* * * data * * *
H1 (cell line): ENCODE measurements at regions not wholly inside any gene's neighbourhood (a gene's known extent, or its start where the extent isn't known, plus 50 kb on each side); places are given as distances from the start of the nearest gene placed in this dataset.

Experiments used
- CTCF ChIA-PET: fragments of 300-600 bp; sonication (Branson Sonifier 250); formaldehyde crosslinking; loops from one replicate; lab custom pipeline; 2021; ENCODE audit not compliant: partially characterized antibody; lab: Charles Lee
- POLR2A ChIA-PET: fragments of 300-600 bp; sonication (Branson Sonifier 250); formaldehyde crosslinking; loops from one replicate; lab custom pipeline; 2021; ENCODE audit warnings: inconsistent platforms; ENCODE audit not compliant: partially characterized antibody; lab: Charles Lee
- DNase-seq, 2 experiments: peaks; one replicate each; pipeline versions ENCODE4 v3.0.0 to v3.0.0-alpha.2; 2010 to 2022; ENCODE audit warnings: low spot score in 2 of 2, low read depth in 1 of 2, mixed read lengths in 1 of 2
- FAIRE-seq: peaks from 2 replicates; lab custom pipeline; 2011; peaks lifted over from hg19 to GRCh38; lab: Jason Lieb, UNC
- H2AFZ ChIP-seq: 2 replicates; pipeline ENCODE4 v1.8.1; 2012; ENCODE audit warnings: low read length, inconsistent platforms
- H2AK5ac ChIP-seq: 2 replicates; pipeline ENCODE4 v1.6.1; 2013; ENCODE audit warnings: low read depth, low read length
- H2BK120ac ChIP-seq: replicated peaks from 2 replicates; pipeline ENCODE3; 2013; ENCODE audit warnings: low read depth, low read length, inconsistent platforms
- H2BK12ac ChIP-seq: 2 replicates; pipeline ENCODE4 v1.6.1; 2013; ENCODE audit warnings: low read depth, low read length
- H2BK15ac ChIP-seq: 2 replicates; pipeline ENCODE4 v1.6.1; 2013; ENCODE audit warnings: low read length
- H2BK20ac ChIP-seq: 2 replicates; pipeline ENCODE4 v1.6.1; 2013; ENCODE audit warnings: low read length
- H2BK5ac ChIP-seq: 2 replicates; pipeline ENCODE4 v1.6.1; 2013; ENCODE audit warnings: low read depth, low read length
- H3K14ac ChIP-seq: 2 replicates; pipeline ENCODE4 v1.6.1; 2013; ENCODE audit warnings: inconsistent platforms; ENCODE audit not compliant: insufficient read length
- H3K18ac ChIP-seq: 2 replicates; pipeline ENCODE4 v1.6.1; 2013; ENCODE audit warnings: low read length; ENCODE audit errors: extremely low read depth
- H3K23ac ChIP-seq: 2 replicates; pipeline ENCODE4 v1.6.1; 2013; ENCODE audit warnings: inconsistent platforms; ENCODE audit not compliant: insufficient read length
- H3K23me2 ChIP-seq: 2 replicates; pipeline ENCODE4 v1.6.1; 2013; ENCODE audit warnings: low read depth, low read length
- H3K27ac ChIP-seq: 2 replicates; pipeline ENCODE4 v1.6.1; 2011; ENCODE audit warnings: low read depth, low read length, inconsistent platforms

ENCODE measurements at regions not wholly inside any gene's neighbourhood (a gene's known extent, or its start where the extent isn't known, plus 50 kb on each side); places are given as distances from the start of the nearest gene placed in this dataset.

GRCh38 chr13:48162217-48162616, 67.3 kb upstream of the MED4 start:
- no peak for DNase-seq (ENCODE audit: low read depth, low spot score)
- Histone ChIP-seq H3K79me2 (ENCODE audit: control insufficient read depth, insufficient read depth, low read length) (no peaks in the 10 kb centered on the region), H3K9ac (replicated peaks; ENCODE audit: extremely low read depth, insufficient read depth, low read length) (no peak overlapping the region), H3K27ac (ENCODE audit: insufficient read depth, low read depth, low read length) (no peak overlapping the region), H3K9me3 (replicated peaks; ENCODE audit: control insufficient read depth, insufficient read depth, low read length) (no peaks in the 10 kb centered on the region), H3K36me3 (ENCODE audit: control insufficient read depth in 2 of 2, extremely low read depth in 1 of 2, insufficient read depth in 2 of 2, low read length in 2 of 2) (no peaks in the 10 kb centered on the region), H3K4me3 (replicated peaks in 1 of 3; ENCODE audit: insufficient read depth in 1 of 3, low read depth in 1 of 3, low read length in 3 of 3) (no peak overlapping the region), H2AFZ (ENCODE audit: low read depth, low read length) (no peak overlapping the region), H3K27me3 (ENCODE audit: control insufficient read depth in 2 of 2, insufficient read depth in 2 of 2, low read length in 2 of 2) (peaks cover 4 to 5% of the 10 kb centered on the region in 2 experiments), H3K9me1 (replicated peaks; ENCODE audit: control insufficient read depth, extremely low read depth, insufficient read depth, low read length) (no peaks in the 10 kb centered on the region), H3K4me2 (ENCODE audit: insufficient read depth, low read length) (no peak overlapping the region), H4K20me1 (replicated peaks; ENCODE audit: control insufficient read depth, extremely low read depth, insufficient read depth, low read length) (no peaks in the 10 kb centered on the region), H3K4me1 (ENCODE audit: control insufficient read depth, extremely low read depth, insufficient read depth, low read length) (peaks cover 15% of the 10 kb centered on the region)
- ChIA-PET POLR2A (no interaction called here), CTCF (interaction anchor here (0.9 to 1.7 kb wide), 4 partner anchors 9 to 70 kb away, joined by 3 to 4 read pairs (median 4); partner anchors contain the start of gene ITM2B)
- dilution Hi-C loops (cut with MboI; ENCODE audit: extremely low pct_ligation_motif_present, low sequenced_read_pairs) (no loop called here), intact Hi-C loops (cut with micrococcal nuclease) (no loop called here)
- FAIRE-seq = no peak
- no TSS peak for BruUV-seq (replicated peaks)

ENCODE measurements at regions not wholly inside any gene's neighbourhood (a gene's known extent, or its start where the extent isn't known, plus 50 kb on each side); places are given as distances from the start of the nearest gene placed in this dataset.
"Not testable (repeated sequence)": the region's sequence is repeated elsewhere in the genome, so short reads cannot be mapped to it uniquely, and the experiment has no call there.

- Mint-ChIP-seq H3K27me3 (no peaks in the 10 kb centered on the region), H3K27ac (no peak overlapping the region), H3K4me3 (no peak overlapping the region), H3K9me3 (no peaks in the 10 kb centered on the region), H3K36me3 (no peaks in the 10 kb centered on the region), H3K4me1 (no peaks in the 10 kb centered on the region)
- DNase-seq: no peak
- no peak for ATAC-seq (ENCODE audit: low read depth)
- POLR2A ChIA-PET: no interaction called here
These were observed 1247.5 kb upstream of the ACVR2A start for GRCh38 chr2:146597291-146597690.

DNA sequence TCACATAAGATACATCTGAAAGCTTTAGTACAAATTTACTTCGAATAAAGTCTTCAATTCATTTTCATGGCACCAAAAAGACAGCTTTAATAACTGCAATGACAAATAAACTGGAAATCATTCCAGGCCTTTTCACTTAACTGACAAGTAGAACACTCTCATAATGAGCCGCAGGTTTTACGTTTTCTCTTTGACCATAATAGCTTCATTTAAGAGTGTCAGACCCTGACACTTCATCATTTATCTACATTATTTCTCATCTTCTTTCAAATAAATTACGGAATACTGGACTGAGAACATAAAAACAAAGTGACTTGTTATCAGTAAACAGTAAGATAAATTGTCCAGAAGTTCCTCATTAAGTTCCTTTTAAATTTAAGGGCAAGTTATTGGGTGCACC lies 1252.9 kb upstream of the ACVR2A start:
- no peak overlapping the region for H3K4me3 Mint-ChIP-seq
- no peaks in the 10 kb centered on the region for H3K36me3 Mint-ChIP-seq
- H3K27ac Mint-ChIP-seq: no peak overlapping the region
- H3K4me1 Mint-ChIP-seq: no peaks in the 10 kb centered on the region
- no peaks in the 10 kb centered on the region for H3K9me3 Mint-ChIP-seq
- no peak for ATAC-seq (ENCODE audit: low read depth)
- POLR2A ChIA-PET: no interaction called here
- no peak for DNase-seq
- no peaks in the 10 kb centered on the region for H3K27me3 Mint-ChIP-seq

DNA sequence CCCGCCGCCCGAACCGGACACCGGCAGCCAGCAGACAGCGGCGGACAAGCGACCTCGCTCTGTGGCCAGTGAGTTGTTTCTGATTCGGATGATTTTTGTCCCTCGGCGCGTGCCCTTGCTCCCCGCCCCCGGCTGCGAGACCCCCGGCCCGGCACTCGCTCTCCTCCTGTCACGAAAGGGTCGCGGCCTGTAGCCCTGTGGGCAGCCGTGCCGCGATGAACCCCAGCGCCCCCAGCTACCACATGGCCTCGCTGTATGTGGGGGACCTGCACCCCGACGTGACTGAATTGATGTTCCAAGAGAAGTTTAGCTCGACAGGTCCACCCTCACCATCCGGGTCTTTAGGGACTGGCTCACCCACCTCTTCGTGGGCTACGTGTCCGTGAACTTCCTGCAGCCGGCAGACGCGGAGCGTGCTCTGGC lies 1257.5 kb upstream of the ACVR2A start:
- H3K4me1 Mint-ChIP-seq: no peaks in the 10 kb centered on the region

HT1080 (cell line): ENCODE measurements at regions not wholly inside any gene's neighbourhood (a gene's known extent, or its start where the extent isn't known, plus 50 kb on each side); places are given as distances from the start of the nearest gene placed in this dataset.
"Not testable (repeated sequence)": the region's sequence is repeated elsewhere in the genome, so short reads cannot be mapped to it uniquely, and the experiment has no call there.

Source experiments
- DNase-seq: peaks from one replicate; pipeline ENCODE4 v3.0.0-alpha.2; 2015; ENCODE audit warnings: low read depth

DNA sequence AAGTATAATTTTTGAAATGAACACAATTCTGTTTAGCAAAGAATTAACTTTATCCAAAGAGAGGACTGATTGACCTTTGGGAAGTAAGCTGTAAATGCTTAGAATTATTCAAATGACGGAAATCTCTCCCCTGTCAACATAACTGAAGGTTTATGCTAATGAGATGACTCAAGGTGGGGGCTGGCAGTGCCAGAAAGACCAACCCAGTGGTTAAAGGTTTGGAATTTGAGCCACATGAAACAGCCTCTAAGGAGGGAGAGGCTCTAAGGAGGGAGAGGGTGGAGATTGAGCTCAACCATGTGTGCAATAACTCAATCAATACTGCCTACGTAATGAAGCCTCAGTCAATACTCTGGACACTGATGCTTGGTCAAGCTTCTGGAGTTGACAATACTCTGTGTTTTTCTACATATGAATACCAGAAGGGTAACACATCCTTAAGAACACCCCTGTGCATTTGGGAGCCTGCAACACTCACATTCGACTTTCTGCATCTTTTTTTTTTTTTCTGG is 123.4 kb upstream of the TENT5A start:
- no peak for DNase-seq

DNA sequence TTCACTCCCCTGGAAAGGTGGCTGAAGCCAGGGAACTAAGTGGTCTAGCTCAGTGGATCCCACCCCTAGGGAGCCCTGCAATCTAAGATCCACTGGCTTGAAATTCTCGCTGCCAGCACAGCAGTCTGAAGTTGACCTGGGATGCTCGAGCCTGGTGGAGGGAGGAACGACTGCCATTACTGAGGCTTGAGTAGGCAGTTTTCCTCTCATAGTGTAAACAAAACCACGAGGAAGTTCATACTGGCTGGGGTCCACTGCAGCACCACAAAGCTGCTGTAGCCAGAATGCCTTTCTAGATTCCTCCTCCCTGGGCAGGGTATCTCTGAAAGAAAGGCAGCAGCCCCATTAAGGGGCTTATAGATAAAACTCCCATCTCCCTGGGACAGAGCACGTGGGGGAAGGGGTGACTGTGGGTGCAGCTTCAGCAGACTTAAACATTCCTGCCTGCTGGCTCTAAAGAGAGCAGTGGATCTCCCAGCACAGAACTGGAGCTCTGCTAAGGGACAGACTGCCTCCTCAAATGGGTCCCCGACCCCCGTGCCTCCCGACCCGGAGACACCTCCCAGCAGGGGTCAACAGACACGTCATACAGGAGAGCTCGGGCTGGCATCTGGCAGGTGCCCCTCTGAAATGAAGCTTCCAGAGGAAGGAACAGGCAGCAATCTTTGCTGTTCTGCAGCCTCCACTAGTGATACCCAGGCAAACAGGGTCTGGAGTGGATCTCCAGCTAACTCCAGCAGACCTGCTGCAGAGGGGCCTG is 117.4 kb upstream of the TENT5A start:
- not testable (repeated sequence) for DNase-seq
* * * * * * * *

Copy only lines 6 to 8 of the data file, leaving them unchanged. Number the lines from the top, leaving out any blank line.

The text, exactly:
- FAIRE-seq: peaks from 2 replicates; lab custom pipeline; 2011; peaks lifted over from hg19 to GRCh38; lab: Jason Lieb, UNC
- H2AFZ ChIP-seq: 2 replicates; pipeline ENCODE4 v1.8.1; 2012; ENCODE audit warnings: low read length, inconsistent platforms
- H2AK5ac ChIP-seq: 2 replicates; pipeline ENCODE4 v1.6.1; 2013; ENCODE audit warnings: low read depth, low read length